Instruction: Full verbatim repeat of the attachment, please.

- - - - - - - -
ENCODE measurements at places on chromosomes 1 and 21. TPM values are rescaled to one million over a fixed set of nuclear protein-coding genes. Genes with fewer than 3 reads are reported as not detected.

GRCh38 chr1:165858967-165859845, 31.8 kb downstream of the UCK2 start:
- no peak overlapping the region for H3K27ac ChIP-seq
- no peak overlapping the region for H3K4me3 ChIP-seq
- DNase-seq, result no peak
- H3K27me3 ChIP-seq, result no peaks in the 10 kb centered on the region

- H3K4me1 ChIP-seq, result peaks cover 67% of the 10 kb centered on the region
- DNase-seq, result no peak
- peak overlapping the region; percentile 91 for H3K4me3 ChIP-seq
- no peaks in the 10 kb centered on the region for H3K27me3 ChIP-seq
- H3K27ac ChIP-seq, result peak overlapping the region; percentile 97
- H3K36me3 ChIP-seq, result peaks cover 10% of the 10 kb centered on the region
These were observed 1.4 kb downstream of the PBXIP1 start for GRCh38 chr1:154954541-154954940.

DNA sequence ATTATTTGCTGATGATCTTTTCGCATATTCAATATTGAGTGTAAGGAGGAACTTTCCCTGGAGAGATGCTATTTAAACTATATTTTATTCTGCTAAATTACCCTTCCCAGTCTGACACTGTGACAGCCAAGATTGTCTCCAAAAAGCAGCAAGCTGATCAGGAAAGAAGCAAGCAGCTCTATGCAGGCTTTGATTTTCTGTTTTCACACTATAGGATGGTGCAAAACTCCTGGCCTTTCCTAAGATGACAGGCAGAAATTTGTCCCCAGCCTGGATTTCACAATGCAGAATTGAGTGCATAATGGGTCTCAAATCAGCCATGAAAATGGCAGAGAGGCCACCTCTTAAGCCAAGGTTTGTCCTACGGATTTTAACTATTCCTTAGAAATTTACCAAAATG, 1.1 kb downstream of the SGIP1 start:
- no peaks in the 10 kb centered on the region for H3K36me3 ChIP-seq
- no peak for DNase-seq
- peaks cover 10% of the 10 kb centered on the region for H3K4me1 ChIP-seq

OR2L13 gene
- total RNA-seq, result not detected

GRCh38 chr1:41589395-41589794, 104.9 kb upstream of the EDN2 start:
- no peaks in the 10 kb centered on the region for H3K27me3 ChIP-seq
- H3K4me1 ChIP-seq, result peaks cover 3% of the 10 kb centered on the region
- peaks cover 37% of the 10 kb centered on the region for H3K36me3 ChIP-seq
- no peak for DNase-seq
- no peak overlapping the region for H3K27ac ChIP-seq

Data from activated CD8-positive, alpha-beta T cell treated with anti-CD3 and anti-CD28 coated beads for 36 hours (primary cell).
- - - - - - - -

ENCODE measurements at places on chromosomes 1 and 21. TPM values are rescaled to one million over a fixed set of nuclear protein-coding genes. Genes with fewer than 3 reads are reported as not detected.

GRCh38 chr1:165858967-165859845, 31.8 kb downstream of the UCK2 start:
- no peak overlapping the region for H3K27ac ChIP-seq
- no peak overlapping the region for H3K4me3 ChIP-seq
- DNase-seq, result no peak
- H3K27me3 ChIP-seq, result no peaks in the 10 kb centered on the region

- H3K4me1 ChIP-seq, result peaks cover 67% of the 10 kb centered on the region
- DNase-seq, result no peak
- peak overlapping the region; percentile 91 for H3K4me3 ChIP-seq
- no peaks in the 10 kb centered on the region for H3K27me3 ChIP-seq
- H3K27ac ChIP-seq, result peak overlapping the region; percentile 97
- H3K36me3 ChIP-seq, result peaks cover 10% of the 10 kb centered on the region
These were observed 1.4 kb downstream of the PBXIP1 start for GRCh38 chr1:154954541-154954940.

DNA sequence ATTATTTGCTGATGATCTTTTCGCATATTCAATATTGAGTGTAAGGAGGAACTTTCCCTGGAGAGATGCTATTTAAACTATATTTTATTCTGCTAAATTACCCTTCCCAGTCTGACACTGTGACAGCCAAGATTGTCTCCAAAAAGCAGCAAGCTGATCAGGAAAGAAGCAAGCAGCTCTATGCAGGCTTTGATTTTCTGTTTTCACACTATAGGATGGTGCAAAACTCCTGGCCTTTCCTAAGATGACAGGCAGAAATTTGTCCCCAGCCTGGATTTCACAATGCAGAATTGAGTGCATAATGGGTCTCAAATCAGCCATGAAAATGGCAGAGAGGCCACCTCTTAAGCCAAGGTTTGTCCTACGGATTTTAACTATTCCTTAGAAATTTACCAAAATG, 1.1 kb downstream of the SGIP1 start:
- no peaks in the 10 kb centered on the region for H3K36me3 ChIP-seq
- no peak for DNase-seq
- peaks cover 10% of the 10 kb centered on the region for H3K4me1 ChIP-seq

OR2L13 gene
- total RNA-seq, result not detected

GRCh38 chr1:41589395-41589794, 104.9 kb upstream of the EDN2 start:
- no peaks in the 10 kb centered on the region for H3K27me3 ChIP-seq
- H3K4me1 ChIP-seq, result peaks cover 3% of the 10 kb centered on the region
- peaks cover 37% of the 10 kb centered on the region for H3K36me3 ChIP-seq
- no peak for DNase-seq
- no peak overlapping the region for H3K27ac ChIP-seq

Data from activated CD8-positive, alpha-beta T cell treated with anti-CD3 and anti-CD28 coated beads for 36 hours (primary cell).